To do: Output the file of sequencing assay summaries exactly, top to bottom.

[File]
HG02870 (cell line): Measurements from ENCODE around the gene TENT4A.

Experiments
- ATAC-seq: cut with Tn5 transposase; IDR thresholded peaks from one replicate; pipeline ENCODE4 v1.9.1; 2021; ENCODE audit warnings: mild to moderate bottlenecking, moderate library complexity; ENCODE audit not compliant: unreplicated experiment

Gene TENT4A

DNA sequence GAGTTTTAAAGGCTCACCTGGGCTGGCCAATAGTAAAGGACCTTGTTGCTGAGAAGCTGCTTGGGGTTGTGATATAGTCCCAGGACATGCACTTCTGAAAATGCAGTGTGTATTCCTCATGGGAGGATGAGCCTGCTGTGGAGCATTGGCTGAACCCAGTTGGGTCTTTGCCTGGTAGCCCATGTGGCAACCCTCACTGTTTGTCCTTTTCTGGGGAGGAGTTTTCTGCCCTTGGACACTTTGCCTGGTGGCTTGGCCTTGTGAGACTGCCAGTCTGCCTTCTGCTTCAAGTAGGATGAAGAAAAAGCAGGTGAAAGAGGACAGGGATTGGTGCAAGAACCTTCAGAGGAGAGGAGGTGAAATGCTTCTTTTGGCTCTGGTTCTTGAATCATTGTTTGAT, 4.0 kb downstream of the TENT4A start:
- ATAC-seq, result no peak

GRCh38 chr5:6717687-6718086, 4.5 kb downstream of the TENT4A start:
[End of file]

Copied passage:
HG02870 (cell line): Measurements from ENCODE around the gene TENT4A.

Experiments
- ATAC-seq: cut with Tn5 transposase; IDR thresholded peaks from one replicate; pipeline ENCODE4 v1.9.1; 2021; ENCODE audit warnings: mild to moderate bottlenecking, moderate library complexity; ENCODE audit not compliant: unreplicated experiment

Gene TENT4A

DNA sequence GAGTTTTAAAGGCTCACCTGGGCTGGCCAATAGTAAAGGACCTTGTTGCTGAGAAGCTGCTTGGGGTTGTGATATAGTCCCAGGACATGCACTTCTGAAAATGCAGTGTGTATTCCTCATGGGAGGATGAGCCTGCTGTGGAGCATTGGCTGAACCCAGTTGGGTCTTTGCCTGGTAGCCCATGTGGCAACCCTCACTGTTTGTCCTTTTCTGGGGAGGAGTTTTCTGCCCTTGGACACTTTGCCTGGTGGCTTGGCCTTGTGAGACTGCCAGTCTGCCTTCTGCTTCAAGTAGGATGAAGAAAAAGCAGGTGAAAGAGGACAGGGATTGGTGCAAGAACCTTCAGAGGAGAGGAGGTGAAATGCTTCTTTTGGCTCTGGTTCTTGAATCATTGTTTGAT, 4.0 kb downstream of the TENT4A start:
- ATAC-seq, result no peak

GRCh38 chr5:6717687-6718086, 4.5 kb downstream of the TENT4A start: